In the winter, these oils help the engine get started and protect its internal components from high temperatures, whether those temperatures are from the environment or from heavy engine usage.
Oil viscosity is related to the overall oil pressure. Oil pressure affects how well the fuel injectors function. Modern 6.0 Powerstroke engines must use oil that can withstand very high-pressure conditions – this is why you must use the engine oil included in your owner’s manual.
You can look for the best oils for 6.0 Powerstroke engines by comparing certifications and awards. Engine oil manufacturers usually seek out licensing from the API or American Petroleum Institute.
The API runs the Engine Oil Licensing and Certification System (EOLCS). This is a voluntary licensing and certification system. Engine oil marketers and manufacturers have to meet certain specific requirements to use the designated engine oil Quality Marks on their products.
Put simply, if a type of engine oil has a grade or marker from the API’s grading program, you can rest assured that it meets certain quality standards or that it’s well-made.
For 6.0 Powerstroke engines, one of the best certifications to look for is CI-4 PLUS. The CI-4 PLUS designation indicates that the oil’s formula offers extra protection. It protects against viscosity loss from shear in diesel engines. It also protects against viscosity increase from soot buildup.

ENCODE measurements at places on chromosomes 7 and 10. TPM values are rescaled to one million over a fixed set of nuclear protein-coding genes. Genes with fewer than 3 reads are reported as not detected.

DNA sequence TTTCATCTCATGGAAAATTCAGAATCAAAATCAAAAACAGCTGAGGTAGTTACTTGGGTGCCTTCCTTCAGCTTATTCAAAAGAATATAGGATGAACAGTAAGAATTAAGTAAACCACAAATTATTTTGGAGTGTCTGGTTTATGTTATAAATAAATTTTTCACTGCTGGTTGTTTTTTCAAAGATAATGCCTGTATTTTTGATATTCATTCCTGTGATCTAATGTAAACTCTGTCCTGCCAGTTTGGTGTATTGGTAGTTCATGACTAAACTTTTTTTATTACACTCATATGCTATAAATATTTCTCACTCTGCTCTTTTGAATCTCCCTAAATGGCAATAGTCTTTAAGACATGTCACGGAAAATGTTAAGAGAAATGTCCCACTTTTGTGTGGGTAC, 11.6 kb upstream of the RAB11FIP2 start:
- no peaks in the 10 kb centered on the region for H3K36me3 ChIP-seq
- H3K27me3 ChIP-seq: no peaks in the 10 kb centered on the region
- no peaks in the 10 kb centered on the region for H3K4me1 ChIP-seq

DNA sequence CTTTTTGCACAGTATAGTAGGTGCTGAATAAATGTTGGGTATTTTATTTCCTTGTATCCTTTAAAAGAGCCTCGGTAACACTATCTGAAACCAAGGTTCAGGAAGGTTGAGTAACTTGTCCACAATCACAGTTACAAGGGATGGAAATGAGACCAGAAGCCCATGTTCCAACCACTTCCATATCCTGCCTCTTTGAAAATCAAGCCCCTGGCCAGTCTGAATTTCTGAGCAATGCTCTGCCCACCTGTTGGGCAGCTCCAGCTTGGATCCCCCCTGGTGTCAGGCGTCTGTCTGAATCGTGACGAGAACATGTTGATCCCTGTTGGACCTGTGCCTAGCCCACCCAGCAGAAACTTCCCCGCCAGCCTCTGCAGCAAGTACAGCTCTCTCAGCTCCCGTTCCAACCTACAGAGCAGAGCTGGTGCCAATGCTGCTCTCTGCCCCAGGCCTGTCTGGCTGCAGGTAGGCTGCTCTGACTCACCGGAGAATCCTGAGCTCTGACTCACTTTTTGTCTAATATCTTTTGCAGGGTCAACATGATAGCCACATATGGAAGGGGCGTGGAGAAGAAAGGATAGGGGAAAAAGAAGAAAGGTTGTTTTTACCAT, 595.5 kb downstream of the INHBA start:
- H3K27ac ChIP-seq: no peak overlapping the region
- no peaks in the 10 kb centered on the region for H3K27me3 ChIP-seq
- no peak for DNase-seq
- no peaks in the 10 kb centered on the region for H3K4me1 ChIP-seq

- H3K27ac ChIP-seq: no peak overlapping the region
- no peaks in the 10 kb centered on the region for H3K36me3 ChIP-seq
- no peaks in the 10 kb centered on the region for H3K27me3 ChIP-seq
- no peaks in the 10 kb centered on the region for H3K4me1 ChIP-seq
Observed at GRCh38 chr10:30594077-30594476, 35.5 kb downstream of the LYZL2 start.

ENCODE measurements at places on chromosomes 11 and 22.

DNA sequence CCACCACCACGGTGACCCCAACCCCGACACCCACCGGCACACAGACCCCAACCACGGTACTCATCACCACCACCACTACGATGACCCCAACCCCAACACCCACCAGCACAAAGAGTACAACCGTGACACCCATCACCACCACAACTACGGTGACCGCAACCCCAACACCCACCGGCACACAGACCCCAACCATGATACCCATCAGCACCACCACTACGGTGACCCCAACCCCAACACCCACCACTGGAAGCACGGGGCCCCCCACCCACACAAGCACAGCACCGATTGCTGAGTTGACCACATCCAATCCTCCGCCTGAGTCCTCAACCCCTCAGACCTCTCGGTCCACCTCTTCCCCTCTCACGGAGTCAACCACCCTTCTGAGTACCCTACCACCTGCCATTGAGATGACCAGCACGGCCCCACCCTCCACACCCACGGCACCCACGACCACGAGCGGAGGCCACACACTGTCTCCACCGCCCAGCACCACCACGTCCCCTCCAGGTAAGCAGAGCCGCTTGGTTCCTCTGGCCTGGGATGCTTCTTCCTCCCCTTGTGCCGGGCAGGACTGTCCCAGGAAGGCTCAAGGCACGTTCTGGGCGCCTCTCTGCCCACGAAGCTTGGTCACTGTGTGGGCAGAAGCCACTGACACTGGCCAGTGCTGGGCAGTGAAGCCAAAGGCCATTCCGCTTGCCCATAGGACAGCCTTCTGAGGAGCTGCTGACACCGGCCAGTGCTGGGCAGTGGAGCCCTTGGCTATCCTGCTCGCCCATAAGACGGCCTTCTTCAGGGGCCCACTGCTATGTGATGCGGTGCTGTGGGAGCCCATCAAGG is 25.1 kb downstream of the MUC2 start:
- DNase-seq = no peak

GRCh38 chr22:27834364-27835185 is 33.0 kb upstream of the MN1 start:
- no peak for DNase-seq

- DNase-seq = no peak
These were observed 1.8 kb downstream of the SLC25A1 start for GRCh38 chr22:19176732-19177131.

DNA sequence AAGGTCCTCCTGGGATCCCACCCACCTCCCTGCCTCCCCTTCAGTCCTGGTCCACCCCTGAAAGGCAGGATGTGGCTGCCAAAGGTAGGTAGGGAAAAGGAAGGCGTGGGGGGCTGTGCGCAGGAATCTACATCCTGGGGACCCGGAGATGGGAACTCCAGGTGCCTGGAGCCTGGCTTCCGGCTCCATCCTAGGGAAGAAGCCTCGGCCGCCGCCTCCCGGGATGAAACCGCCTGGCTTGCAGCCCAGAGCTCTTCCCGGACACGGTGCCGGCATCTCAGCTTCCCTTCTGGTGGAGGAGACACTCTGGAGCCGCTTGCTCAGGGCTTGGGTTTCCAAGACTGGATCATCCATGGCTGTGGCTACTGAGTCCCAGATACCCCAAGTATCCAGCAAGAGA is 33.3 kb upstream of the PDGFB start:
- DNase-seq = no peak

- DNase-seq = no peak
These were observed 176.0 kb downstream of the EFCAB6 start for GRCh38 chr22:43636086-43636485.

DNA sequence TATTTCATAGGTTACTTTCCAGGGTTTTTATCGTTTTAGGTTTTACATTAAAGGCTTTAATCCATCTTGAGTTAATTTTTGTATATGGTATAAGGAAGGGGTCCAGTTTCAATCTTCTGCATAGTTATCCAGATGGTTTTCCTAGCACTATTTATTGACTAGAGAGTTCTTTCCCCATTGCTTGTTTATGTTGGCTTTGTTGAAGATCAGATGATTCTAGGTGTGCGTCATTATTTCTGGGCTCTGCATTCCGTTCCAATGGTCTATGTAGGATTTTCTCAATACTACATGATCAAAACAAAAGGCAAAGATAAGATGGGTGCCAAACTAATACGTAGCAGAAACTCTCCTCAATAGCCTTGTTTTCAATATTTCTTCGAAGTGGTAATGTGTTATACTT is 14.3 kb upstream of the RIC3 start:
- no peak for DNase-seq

However, any synthetic and heavy-duty engine oil with several certifications from the API is a good choice.
Do Your Oil Change Right
Even if you get the best oil, you may not get the best results if you’re not doing your oil changes right. Drawing from our experience, here are our additional pointers when changing your oil.
- Follow the recommended maintenance schedule for your vehicle. Follow it closely and you minimize the chances of running into the Powerstroke’s known issues. The advantage of using synthetic oils is that you can prolong the interval but don’t push it too much.
- Swap out the oil filter for every oil change. Some think that all you have to do is to drain the old oil and pour in a new one. However, you should be changing your oil filter too. The oil filter keeps the oil clean so keeping an old oil filter with debris and crud in your engine just defeats the purpose. Do yourself a favor and get a new oil filter with your oil.